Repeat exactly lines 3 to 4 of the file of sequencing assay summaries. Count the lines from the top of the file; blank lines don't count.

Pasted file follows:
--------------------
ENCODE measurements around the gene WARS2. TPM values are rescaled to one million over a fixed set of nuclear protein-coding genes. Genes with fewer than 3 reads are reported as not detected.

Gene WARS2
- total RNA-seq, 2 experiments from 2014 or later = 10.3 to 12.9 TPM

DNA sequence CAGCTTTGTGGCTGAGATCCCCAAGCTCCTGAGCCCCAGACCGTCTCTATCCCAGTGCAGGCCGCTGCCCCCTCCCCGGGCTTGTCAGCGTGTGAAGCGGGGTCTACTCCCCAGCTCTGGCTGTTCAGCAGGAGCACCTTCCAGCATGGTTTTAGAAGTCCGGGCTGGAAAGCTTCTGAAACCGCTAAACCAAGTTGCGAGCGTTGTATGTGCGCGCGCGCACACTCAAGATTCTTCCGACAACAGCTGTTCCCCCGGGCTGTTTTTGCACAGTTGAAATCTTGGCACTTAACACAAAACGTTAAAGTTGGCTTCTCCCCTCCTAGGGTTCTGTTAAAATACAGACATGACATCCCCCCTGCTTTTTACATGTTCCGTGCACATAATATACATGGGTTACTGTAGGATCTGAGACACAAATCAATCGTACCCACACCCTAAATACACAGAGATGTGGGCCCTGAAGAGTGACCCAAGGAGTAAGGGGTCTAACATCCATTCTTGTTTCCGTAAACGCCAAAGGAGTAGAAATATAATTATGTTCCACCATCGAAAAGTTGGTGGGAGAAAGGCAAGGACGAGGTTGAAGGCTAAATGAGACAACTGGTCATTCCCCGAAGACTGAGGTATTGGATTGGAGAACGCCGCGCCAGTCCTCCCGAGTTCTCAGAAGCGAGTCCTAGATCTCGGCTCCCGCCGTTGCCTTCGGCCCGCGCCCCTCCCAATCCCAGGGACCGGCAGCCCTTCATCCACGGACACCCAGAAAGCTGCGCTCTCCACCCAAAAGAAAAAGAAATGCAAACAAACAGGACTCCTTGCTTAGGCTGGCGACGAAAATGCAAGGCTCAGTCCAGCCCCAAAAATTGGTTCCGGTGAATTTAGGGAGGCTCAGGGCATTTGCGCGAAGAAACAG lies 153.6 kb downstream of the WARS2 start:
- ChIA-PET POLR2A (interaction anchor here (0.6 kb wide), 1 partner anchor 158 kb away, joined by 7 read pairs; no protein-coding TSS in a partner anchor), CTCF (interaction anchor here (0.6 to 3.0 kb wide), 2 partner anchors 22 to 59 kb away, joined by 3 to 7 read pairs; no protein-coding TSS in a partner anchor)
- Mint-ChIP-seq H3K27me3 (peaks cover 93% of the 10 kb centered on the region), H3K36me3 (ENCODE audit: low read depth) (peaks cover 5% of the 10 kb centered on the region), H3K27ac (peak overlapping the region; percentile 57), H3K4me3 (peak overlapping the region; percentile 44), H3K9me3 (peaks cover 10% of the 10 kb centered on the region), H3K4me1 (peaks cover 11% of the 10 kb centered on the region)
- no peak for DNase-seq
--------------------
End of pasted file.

- total RNA-seq, 2 experiments from 2014 or later = 10.3 to 12.9 TPM

DNA sequence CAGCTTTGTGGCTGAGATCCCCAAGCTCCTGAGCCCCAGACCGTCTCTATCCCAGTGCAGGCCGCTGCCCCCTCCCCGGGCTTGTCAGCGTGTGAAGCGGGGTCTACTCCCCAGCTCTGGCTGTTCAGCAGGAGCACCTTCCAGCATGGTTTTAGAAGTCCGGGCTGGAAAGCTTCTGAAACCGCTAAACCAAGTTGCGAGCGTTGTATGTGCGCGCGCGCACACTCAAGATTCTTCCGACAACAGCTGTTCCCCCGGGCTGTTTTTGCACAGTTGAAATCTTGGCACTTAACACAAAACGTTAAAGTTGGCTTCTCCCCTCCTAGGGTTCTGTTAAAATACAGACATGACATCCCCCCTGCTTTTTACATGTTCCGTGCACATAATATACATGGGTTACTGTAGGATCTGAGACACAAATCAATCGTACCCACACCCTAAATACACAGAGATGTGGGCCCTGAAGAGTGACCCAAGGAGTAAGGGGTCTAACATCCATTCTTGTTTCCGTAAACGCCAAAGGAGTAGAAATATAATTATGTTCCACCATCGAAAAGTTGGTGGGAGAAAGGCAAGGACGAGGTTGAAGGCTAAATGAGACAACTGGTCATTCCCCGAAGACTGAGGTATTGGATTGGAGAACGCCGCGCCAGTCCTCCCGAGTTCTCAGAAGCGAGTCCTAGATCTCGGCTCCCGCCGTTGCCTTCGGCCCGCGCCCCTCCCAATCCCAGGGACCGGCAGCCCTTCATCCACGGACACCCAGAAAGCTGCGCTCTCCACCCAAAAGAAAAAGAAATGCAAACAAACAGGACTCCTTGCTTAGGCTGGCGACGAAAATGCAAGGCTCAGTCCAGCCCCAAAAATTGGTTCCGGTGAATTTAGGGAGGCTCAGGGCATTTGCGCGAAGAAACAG lies 153.6 kb downstream of the WARS2 start: